Here, too, the alternate color indicates a new window. However, as the new event comes in, the old event is evicted to retain the number of events to the specified dimension of 3.
Direct filters based on predicate expressions over event attributes are another important way of partitioning events. Typically, high-volume, no-value or low-value events should be filtered out so that the residues of low-volume, high-value events are subjected to further processing.
For example, if the interest is only on how the Euro fares against the USD, the filter would eliminate all other currency pairs. The remaining stream would contain only events with EURUSD as the currency pair.
Note that all of the above could happen on one stream or on multiple streams from multiple event sources.
As events are correlated, aggregates should be calculated for further computation or filtering.
To calculate an aggregate, events should be grouped into a set. Grouping events can be achieved through window partitioning techniques as discussed above.
Aggregates can be calculated on any type of window—including temporal, dimension, tumbling or sliding windows.
For example, consider the following stream of events:
Assuming the number in the box indicates the event weight, to calculate an average weight for 3 events, the first step would be to partition the window based on the dimension (count = 3).
If the window is a tumbling window, the average for each window would be calculated as follows:
If the window is specified as a sliding window, the aggregate value and the window would be as follows:
Most CEP platforms have simple, built-in aggregate functions, such as sum(), avg(), min(), max(), count().
Some platforms allow running statistical calculations— such as stddev(), median(), variance()—and support retrieving values from the window—such as first(), last(), firstn(), lastn()—for writing aggregate expressions on the window.
These platforms also offer extension points so that user-defined aggregate functions can be written in an external language, such as Java, C++ or C#, and called for calculating the aggregate.
Care should be exercised when writing a custom or a user-defined aggregate function; performance of the function could be a key factor. Proper impact analysis and testing should be carried out to check if this would constrain the event-processing pipeline.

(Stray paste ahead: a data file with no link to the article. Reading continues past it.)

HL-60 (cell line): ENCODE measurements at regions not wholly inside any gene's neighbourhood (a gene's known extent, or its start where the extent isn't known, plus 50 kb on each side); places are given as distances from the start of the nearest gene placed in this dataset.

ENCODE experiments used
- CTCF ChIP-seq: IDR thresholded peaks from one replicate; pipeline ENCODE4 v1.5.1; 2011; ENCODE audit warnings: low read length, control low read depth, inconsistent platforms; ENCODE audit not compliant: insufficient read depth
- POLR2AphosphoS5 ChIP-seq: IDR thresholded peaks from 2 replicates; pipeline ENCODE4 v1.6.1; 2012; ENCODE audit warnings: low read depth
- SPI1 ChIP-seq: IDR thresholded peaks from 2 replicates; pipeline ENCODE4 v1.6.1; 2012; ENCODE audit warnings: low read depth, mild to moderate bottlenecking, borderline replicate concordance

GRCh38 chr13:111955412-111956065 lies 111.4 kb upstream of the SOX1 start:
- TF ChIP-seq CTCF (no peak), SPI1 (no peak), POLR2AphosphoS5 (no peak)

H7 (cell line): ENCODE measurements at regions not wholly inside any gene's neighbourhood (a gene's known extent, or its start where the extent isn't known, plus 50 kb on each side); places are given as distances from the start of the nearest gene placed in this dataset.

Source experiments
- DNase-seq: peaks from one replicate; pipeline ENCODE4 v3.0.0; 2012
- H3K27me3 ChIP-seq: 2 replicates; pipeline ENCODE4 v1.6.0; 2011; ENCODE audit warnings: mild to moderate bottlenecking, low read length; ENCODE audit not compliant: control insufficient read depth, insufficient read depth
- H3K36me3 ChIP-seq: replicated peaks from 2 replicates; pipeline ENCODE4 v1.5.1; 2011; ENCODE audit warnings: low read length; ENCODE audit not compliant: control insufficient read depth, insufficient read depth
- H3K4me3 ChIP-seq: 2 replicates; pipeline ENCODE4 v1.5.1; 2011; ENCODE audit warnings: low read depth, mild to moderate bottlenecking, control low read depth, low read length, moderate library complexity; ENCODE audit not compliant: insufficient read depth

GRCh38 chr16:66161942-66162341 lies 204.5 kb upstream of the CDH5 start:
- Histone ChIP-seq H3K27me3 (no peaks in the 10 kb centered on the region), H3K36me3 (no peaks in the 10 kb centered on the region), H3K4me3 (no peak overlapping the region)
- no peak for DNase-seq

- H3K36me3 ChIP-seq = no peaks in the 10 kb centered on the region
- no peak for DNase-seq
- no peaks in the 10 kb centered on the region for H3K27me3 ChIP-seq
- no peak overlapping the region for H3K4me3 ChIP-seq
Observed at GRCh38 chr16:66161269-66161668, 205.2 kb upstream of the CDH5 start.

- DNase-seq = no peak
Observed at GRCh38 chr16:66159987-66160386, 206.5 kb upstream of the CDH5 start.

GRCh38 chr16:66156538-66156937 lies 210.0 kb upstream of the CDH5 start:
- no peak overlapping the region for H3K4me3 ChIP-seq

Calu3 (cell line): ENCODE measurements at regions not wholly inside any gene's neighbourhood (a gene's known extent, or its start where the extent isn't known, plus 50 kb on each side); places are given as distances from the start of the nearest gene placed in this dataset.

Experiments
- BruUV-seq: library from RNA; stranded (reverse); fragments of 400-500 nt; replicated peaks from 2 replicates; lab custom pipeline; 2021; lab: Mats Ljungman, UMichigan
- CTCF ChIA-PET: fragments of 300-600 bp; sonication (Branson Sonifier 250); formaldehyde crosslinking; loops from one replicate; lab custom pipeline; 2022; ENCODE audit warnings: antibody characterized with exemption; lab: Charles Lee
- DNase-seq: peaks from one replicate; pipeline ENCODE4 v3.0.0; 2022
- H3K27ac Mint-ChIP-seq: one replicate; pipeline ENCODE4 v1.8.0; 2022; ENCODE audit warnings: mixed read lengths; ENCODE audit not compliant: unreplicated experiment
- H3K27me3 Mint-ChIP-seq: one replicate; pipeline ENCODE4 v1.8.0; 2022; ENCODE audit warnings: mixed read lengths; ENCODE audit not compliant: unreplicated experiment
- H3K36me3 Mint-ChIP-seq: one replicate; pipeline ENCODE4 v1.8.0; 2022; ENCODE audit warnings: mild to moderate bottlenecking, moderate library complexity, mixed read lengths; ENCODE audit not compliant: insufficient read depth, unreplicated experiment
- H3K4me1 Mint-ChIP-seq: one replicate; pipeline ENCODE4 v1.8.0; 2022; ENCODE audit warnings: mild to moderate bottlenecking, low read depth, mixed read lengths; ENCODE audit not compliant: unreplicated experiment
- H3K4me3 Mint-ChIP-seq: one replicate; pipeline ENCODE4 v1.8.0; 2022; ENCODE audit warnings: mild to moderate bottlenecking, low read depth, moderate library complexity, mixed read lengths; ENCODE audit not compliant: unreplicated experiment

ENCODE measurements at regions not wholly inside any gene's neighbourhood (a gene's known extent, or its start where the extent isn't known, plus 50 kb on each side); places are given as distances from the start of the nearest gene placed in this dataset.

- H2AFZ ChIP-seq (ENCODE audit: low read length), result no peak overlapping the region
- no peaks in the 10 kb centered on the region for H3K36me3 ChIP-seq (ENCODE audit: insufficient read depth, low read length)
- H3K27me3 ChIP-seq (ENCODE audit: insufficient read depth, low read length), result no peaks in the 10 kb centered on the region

As each event arrives, it participates in the aggregate expression. The state of the event stream is remembered in further computations—that is, the events within a window that participated in the previous computation will not be used on the next computations.
Thus, the aggregate values computed can be emitted when the window is closed or when the tuples are emitted. The emission of the aggregate value is periodic and calculated within the working set.
 Complex Event Processing – 10 Design Patterns – Sybase
 Big Data vs Event Processing – The TIBCO Blog
 Understanding Scalability – Oracle CEP Guide
 The Forrester WaveTM: Complex Event Processing (CEP) Platforms, Q3 2009.
 Storm & Esper
 The Esper CEP Ecosystem
 Enterprise Integration Patterns: Designing, Building, and Deploying Messaging Solutions- Gregor Hohpe,Bobby Wool; Addison-Wesley Professional.
 A Hitchhiker’s Guide to Microsoft StreamInsight Queries - Ramkumar (Ram) Krishnan, Jonathan Goldstein, Alex Raizman (Version: Jun 12 2012)
 StreamInsight: User Defined Aggregates and Operators - MSDN
 StreamBase: Expression Language Functions
 Esper: Packaging and Deploying
 StreamBase: Administration Guide
 StreamInsight: Planning and Architecture
 StreamInsight: Resiliency
 Oracle Complex Event Processing High Availability
 StreamBase tuning tips
 Fincos – Benchmarking tool for CEP systems
 Mohd. Saboor, Rajesh Rengasamy, Designing and Developing Complex Event Processing Applications, Sapient Global Markets, August 2013.